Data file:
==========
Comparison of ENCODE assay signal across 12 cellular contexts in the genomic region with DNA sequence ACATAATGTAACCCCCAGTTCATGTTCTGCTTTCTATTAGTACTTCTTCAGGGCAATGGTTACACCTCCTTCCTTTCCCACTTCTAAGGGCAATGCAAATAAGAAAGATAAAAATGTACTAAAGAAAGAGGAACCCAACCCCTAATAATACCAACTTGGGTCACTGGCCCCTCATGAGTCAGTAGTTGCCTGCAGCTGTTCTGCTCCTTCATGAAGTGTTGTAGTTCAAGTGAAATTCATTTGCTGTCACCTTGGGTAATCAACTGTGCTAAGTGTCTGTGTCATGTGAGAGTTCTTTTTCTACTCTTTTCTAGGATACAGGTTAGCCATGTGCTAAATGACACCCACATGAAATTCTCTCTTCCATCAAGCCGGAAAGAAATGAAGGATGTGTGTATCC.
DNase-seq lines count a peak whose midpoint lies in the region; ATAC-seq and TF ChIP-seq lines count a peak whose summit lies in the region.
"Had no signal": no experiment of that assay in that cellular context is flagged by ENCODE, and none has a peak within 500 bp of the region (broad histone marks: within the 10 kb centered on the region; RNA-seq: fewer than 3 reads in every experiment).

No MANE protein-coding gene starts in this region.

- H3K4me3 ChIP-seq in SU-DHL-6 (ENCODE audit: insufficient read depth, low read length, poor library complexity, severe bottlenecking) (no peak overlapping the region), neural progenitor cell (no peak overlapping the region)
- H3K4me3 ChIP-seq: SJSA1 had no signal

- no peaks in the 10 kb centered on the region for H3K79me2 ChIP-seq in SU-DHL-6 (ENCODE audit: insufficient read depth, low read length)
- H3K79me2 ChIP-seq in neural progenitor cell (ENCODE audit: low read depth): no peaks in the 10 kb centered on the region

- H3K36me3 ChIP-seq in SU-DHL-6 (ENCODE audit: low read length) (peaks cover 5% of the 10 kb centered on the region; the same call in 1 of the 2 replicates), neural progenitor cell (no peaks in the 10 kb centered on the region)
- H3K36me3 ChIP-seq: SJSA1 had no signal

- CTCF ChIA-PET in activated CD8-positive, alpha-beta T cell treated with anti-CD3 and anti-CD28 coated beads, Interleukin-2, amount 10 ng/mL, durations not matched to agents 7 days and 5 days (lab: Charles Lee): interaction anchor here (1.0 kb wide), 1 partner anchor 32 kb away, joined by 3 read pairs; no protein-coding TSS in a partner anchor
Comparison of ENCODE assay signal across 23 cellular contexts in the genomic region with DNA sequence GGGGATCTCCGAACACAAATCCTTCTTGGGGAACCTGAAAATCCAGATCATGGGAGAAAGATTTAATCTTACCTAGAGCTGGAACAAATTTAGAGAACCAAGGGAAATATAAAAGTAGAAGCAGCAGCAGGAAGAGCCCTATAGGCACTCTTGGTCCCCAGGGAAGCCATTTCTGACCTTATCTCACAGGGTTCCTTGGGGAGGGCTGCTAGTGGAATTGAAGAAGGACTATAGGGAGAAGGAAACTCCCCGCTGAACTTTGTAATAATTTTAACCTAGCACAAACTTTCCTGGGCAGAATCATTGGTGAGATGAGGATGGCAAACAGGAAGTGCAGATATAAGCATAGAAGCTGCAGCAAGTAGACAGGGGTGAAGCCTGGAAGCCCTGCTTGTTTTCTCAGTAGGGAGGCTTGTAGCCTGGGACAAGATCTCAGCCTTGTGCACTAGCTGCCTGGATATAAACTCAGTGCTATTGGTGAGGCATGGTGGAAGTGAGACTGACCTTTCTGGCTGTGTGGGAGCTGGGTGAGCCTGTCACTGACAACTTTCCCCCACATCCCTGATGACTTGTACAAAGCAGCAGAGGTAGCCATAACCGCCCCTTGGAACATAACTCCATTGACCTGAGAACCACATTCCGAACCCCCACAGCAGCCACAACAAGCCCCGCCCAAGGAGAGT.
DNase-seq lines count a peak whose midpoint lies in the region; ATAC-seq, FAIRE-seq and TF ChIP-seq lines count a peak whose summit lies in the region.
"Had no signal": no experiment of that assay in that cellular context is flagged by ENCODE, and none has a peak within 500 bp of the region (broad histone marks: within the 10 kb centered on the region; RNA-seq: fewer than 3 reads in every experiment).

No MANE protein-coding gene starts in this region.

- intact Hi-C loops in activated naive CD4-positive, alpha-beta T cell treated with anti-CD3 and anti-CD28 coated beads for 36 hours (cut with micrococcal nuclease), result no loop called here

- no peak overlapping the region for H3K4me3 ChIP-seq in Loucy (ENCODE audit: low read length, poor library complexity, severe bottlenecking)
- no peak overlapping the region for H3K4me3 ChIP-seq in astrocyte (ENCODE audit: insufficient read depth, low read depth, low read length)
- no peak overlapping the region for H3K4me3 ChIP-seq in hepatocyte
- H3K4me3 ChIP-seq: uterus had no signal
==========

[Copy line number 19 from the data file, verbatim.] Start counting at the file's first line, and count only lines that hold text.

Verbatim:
- no peak overlapping the region for H3K4me3 ChIP-seq in hepatocyte